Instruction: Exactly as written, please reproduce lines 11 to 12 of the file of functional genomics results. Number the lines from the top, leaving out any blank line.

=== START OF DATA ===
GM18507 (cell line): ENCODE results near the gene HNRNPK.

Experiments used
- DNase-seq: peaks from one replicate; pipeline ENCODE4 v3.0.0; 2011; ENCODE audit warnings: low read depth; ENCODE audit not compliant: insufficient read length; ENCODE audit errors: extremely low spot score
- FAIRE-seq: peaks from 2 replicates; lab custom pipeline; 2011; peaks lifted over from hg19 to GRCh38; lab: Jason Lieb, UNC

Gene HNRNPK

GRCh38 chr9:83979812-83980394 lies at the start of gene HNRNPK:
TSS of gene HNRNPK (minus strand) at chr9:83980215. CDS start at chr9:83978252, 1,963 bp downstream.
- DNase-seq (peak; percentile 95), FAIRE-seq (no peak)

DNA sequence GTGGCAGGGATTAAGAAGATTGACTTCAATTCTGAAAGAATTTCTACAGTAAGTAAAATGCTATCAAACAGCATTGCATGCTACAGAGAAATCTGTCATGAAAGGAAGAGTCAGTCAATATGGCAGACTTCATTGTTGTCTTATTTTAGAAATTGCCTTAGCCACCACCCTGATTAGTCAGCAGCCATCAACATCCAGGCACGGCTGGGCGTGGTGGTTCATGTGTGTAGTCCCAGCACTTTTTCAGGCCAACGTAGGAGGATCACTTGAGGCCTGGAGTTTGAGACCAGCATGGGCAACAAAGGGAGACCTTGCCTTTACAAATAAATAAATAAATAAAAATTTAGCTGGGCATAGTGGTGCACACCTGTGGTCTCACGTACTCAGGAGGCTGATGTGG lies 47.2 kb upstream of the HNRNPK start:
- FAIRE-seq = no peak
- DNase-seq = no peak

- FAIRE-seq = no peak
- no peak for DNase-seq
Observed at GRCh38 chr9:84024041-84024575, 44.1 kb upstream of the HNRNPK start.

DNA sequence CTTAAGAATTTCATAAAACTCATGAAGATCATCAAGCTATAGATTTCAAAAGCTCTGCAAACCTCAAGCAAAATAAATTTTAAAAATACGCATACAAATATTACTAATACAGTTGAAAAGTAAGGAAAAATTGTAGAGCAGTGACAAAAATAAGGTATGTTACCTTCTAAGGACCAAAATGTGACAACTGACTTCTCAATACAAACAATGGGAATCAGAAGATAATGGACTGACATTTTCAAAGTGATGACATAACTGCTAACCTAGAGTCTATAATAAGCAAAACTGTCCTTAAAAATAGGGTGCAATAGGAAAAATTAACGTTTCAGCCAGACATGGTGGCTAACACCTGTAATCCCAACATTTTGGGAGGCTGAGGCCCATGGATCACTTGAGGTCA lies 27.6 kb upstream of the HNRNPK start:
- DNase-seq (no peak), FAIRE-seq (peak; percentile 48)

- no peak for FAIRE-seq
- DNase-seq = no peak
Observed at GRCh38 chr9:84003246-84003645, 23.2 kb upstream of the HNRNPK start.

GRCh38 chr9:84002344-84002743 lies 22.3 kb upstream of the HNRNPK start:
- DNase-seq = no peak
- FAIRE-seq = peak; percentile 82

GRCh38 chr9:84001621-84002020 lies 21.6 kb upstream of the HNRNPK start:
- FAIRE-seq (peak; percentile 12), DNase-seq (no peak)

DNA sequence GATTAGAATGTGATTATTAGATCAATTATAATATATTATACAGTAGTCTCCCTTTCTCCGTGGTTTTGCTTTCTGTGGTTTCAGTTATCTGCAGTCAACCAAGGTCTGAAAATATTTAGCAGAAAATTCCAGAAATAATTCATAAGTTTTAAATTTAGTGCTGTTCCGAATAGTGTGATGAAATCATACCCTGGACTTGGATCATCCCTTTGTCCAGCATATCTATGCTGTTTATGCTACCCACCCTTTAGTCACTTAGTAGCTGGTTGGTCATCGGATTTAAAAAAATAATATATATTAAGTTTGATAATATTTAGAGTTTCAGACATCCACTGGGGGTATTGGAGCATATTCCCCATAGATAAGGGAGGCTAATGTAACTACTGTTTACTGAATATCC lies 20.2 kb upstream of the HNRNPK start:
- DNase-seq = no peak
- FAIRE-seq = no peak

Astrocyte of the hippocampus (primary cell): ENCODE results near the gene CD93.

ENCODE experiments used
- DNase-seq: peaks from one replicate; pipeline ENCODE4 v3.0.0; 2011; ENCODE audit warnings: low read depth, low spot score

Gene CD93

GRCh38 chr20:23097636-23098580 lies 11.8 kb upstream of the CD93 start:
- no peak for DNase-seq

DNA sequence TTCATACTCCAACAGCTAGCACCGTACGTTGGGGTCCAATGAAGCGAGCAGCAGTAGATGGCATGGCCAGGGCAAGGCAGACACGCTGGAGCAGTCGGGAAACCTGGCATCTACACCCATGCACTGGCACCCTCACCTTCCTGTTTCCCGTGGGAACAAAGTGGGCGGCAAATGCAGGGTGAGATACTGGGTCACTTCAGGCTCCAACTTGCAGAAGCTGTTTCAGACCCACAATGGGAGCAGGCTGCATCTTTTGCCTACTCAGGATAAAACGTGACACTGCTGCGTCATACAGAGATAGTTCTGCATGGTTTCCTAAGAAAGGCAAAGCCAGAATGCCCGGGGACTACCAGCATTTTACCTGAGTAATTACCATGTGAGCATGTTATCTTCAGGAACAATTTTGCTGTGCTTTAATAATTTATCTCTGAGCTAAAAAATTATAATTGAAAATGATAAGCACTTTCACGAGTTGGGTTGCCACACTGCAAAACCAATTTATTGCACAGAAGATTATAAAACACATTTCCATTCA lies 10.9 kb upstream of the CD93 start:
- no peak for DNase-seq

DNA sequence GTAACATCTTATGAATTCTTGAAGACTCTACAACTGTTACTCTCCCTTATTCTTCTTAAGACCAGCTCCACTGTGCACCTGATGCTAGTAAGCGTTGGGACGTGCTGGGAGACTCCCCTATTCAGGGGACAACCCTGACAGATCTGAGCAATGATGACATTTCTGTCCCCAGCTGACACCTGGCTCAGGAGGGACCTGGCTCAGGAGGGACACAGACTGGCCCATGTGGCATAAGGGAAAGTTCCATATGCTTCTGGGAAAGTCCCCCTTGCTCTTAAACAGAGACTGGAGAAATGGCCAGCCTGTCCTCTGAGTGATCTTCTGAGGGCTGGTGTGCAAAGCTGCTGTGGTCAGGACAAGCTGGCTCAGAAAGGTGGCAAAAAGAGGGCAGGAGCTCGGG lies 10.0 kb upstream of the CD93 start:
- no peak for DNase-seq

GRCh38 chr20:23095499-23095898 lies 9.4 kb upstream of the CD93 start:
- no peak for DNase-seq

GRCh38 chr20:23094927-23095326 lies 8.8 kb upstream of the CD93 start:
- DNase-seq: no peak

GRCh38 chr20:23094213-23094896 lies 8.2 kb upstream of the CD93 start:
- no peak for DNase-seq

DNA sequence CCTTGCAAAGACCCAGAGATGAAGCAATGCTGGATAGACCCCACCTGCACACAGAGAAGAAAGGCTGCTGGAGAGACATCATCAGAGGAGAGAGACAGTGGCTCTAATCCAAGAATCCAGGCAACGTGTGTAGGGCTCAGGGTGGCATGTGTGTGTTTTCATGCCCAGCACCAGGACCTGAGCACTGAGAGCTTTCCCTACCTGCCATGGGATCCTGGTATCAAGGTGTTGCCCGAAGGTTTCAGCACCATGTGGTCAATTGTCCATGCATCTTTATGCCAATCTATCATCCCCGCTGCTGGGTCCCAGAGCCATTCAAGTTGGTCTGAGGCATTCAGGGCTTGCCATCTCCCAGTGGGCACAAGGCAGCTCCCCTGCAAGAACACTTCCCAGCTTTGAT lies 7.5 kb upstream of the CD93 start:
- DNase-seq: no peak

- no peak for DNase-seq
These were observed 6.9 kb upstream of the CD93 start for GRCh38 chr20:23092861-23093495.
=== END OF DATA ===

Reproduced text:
- DNase-seq = no peak

- FAIRE-seq = no peak